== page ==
Founder Friday #7: Nine Years Later- A Letter to Myself Before Launching a Ministry
It was exactly nine years ago this month that Managers On A Mission (MOAM; now known as Uncommon Sports Group) was launched. What had started as a class project during my final semester of grad school officially became a real organization.
In May of 2013, I had thought the organization could simply be an “on the side” type of thing while continuing my career within the sports industry. By May of 2014, the Lord made it clear to me that I needed to either go all-in with what was developing for me career-wise or move back home to focus on the growing needs of our organization.
Below is an excerpt I wrote shortly after moving back to Minneapolis, Minnesota in June of 2014. To say that I was overwhelmed and fearful would be an understatement.
I struggle with feelings of loneliness and depression as I come to accept I have no job lined up now that I am back in MN. I struggle with trying to comprehend and accept that Managers On A Mission has become so heavy on my heart that I quit my job at Auburn, and have walked away from what I believe was a very promising career in the sports industry. There are times when I experience a great sense of freedom when thinking about the opportunity I now have to pour even more effort into something that means the world to me in Managers On A Mission, but I’d be lying if I said this doesn't also make me feel extremely overwhelmed as I have no clue how my financial needs will be met, and often long to have a sense of normalcy or security that a regular job can provide. I struggle with the fact that for so long my identity has been too closely wrapped up in my career in sports. It has been easy to find pleasure and joy each Fall through games every weekend, and the excitement and attention that each game garnered from my family, friends, and fans throughout the country.
I rejoice in God’s promise that He gives perfect peace to those who keep their purpose firm and place their trust in Him (Isaiah 26:3). Do I, or the rest of our Board know exactly what is to come for Managers On A Mission? No. But we do have great reason to rejoice and view the future with hope as we know God is sovereign and in control.
I never imagined when I made that decision to leave Auburn University to move back home that our organization would develop into what it is today.
There is no shortage of mistakes that I have made, and lessons the Lord has taught me throughout the past 9 years, but arguably the most significant item He has revealed over and over again has been the reliability of His promise in Proverbs 3:5-6.
Trust in the Lord with all your heart
and lean not on your own understanding;
in all your ways submit to him,
and he will make your paths straight.
If I were to write a letter to myself 9 years ago, here are a few of the items I would remind myself of in light of Proverbs 3:5-6.
“Trust in the Lord with all your heart”
As my journal entry above attests, I had zero idea what would happen when I first moved back to Minnesota to focus more time and energy into MOAM (now USG). I did not have a road map or even aspirations of MOAM becoming my full-time career anytime in the near future. My plan at the time was that I was moving back so that I could get a ‘normal’ 9-5 job that would give me the opportunity to spend evenings and weekends working on MOAM.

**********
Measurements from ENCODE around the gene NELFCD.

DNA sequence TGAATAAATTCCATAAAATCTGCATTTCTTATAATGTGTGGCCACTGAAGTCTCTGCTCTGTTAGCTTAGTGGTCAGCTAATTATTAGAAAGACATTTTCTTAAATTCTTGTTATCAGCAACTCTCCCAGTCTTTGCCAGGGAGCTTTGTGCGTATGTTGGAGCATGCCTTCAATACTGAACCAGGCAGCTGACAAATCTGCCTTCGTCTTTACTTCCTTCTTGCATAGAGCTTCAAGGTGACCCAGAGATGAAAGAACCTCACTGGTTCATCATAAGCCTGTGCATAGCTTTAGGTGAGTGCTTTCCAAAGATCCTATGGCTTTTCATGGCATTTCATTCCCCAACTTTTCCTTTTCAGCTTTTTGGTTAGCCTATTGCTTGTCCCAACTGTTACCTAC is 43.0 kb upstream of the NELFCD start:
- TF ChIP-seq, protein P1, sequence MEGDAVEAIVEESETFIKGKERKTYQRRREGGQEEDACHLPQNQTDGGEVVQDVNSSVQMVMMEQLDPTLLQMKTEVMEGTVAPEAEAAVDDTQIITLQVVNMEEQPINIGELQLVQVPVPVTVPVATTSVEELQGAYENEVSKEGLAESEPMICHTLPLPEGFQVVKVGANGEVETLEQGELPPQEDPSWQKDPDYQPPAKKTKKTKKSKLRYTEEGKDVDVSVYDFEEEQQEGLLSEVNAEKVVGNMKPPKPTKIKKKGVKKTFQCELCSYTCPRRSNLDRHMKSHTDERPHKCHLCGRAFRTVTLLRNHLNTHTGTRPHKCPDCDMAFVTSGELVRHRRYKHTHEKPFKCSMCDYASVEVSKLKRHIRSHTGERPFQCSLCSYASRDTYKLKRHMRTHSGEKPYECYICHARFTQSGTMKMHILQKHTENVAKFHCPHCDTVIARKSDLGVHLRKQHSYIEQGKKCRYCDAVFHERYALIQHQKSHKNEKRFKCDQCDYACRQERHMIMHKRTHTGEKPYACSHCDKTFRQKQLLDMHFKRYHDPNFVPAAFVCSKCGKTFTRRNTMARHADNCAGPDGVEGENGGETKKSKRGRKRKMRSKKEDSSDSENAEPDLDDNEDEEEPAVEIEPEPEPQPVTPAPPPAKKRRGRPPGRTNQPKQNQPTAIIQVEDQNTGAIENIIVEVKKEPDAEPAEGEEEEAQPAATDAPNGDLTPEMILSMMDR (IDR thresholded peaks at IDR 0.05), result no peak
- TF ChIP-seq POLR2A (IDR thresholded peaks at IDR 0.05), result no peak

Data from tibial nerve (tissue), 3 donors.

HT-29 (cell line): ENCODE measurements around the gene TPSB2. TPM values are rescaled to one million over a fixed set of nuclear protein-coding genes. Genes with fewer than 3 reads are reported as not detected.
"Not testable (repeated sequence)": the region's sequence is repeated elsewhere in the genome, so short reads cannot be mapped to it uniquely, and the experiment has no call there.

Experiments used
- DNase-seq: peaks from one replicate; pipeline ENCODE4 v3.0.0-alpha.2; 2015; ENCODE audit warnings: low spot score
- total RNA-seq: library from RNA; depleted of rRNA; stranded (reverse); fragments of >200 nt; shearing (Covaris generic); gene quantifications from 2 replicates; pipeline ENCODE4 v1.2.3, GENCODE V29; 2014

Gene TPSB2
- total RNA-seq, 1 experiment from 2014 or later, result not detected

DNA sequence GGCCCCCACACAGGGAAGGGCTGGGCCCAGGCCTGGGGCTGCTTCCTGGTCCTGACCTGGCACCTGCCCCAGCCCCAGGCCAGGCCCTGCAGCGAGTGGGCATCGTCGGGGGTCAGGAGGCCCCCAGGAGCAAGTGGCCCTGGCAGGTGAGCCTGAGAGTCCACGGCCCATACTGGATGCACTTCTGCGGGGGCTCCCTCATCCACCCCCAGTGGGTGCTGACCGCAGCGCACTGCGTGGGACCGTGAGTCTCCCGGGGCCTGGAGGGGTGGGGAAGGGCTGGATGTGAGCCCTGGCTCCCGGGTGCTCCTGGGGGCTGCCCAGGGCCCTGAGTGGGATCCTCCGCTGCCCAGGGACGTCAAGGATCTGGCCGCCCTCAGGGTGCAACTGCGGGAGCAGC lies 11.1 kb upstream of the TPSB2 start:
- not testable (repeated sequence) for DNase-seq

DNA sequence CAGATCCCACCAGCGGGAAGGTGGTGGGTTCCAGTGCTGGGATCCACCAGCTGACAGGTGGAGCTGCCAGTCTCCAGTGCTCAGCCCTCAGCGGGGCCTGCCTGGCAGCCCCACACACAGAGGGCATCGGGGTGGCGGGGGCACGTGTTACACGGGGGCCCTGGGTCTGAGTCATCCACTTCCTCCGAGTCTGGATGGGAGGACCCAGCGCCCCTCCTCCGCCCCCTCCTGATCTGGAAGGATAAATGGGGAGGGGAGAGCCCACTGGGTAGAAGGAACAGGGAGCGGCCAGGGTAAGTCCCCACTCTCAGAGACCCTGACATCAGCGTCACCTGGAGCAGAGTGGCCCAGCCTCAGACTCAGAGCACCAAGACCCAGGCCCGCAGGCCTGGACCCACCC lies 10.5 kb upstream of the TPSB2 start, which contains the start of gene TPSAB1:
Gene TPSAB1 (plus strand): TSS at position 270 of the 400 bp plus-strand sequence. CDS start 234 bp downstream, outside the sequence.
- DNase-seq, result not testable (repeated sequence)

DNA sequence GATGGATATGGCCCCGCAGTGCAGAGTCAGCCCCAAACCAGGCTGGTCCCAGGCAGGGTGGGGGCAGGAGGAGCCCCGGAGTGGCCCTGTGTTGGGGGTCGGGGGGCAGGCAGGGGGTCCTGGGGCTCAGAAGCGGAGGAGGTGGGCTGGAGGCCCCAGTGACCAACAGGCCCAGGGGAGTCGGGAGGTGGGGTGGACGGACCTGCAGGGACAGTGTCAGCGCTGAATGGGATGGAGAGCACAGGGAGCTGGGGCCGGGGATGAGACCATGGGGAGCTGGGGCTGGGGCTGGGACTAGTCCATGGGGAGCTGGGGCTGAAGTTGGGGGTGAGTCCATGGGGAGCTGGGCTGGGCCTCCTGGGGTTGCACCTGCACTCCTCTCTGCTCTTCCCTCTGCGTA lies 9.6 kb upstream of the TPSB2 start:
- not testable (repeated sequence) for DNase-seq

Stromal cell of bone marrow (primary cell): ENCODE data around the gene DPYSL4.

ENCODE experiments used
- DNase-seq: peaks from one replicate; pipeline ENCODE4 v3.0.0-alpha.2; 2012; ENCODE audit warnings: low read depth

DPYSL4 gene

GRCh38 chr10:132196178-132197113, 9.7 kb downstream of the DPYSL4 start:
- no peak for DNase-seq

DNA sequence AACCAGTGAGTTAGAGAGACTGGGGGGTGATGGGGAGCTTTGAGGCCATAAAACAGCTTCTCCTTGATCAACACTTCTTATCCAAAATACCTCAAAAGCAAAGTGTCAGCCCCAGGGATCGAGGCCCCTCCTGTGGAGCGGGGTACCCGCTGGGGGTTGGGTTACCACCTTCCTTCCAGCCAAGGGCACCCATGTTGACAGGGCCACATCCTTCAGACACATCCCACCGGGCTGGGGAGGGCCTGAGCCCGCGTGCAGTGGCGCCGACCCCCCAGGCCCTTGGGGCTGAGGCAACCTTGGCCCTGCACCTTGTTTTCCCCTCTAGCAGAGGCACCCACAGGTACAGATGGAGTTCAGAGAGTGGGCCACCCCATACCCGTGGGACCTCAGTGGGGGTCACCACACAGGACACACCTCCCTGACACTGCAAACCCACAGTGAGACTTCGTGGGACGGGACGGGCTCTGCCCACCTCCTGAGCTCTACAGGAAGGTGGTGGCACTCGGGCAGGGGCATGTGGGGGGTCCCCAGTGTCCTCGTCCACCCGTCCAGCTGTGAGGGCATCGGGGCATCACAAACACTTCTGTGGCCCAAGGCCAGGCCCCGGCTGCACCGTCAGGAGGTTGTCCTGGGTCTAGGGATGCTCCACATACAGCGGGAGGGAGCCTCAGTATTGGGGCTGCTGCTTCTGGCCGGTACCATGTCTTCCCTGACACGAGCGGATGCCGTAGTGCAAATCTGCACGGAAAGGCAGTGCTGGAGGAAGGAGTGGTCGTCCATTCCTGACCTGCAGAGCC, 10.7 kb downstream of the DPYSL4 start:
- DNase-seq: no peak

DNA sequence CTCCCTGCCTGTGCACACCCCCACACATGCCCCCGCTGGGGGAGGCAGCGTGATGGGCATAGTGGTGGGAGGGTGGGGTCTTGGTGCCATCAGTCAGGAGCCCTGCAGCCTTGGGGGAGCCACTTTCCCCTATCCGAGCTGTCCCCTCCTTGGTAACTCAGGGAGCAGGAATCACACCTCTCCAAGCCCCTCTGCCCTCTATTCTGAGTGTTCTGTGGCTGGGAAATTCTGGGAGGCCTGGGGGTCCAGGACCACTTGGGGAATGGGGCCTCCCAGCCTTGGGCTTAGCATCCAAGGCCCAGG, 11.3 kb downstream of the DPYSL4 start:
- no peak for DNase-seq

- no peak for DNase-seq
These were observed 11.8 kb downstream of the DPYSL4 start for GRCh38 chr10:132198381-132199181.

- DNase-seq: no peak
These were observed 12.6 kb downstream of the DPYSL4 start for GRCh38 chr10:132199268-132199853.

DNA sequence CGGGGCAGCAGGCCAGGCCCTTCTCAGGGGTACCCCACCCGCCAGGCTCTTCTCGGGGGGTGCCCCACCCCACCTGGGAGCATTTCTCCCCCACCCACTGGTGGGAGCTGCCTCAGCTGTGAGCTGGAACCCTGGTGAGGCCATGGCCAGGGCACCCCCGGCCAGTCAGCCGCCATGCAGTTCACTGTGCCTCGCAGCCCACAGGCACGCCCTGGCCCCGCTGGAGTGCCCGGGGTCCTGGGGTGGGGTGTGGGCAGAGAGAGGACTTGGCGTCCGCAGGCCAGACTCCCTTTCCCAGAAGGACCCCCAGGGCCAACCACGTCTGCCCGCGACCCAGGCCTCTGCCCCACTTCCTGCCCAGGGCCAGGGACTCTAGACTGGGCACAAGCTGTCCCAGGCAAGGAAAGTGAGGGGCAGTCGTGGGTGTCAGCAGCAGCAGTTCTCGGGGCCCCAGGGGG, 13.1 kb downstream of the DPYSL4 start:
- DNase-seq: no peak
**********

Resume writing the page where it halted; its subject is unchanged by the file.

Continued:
When I moved back to MN in 2014, I was fortunate to have enough money saved up that I could afford to be patient before jumping into a new job. I had no grand plan, but God gave me clarity that one small step I could take for now would be to volunteer 100% of my time on MOAM for the rest of that summer to see what may develop. By the end of those 3 months, the organization was in the position to hire me as a full-time employee.
As I reflect upon USG’s 9 years of existence, I can honestly say that there is not one defining moment that seems to stand out in the development of our organization to what it has become today. When first trying to launch our organization, I had always envisioned there would be one magical moment where a big donor buys into our vision, or a brilliant leader comes alongside me and turns my vision into reality.
The development of our organization has instead seemed to be a journey of thousands of very small steps day by day. Frank Beamer’s motto when I worked at Virginia Tech was “Take care of the little things, and the big things will come.” I believe this motto is exemplified by the Parable of the Talents in the Bible, and I have experienced it to be trustworthy.
“Lean not on your own understanding”
I have also come to recognize the blessing of not always knowing what awaits us around the corner. “Ignorance is bliss” as the saying goes. I often tell people that if I had known what would all need to transpire for this organization to become a reality and the challenges it would entail, there is no way I would have pursued it. I had no idea the number of donors and partners and mentors and staff members the Lord would need to bring alongside this organization at exactly the right time. I certainly had some tangible estimates of what the needs would be, but I am also incredibly thankful that God helped me to “lean not on my own understanding” in regards to all that our organization would “need” these past 9 years.
It will be hard, but “He will make your paths straight”
A final item I would remind myself of is that it will be hard. I would tell this to myself not so that I would be afraid, but so that I would not be blindsided. One of the things I most appreciate about the Word of God is that it doesn’t hide the challenges and heartache we will experience on this side of eter